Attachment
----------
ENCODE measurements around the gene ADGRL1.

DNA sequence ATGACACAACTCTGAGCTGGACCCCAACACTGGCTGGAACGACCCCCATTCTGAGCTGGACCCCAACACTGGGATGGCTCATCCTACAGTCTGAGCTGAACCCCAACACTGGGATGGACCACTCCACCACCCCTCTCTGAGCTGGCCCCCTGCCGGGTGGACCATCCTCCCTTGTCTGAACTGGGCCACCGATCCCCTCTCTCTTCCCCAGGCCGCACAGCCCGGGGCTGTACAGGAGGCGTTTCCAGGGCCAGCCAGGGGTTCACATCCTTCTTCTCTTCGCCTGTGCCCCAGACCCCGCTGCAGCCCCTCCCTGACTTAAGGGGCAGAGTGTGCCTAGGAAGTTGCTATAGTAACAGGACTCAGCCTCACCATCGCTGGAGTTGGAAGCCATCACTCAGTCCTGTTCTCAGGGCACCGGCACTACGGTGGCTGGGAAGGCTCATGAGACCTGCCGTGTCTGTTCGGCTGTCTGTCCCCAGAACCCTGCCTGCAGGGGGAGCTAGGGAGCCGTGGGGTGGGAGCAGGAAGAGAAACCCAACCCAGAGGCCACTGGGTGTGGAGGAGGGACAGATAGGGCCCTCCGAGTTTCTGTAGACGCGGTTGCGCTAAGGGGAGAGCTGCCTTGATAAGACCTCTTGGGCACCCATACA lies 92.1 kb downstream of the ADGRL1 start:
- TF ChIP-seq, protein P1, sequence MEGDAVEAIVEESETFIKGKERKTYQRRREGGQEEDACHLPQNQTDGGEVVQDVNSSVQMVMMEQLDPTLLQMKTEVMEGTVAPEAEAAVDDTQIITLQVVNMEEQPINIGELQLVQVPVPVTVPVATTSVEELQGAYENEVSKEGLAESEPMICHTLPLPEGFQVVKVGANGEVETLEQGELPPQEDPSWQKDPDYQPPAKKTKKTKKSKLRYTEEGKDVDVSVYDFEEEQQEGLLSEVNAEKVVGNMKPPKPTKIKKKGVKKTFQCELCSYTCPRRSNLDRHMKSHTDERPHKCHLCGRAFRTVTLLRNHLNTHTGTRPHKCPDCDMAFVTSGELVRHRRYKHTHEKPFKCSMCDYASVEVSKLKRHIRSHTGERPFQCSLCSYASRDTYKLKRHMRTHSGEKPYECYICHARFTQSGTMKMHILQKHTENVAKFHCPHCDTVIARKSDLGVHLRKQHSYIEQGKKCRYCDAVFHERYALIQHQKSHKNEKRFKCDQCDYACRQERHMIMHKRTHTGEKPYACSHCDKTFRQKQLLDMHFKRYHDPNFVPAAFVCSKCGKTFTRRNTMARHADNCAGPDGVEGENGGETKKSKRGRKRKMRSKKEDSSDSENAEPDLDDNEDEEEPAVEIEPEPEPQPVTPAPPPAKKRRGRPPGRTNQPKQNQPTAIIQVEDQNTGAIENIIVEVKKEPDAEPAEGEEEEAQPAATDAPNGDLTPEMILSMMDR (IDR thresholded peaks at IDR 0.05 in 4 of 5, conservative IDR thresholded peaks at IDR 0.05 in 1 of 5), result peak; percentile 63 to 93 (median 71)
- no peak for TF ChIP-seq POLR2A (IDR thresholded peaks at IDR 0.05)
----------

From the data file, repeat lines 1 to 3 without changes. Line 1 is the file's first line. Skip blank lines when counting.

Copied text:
ENCODE measurements around the gene ADGRL1.

DNA sequence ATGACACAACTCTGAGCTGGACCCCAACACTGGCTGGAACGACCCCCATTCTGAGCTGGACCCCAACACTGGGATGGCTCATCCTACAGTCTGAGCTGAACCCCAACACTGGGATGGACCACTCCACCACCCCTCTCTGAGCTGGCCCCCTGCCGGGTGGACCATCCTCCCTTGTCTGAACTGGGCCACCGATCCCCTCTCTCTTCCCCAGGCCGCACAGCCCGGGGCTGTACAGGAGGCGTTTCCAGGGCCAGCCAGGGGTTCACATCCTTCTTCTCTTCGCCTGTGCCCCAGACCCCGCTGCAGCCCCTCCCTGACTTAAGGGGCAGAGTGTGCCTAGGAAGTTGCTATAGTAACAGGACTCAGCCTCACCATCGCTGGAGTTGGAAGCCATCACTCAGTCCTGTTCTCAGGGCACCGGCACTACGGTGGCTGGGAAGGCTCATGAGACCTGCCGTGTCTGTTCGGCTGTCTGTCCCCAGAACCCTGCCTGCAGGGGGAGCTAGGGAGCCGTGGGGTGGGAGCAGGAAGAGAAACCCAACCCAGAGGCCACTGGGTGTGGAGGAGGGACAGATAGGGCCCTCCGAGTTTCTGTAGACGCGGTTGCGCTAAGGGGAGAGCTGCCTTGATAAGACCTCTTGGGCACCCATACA lies 92.1 kb downstream of the ADGRL1 start:
- TF ChIP-seq, protein P1, sequence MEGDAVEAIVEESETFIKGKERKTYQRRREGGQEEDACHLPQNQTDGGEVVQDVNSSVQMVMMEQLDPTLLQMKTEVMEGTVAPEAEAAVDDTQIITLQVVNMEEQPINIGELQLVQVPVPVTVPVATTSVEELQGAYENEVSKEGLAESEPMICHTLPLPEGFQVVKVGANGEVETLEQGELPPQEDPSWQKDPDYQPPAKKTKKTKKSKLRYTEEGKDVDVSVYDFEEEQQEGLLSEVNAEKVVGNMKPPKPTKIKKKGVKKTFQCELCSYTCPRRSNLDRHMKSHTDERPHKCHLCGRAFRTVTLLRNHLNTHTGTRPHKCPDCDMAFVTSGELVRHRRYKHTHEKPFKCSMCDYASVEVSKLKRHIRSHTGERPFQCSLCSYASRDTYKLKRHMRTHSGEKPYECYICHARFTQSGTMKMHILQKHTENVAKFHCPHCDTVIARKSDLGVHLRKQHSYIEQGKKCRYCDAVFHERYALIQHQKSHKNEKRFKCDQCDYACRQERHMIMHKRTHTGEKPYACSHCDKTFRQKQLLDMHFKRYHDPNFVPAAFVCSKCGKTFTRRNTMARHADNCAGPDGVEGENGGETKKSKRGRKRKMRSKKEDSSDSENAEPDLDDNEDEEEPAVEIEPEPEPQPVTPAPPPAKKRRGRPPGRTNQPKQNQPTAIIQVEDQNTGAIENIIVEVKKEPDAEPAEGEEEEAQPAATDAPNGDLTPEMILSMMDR (IDR thresholded peaks at IDR 0.05 in 4 of 5, conservative IDR thresholded peaks at IDR 0.05 in 1 of 5), result peak; percentile 63 to 93 (median 71)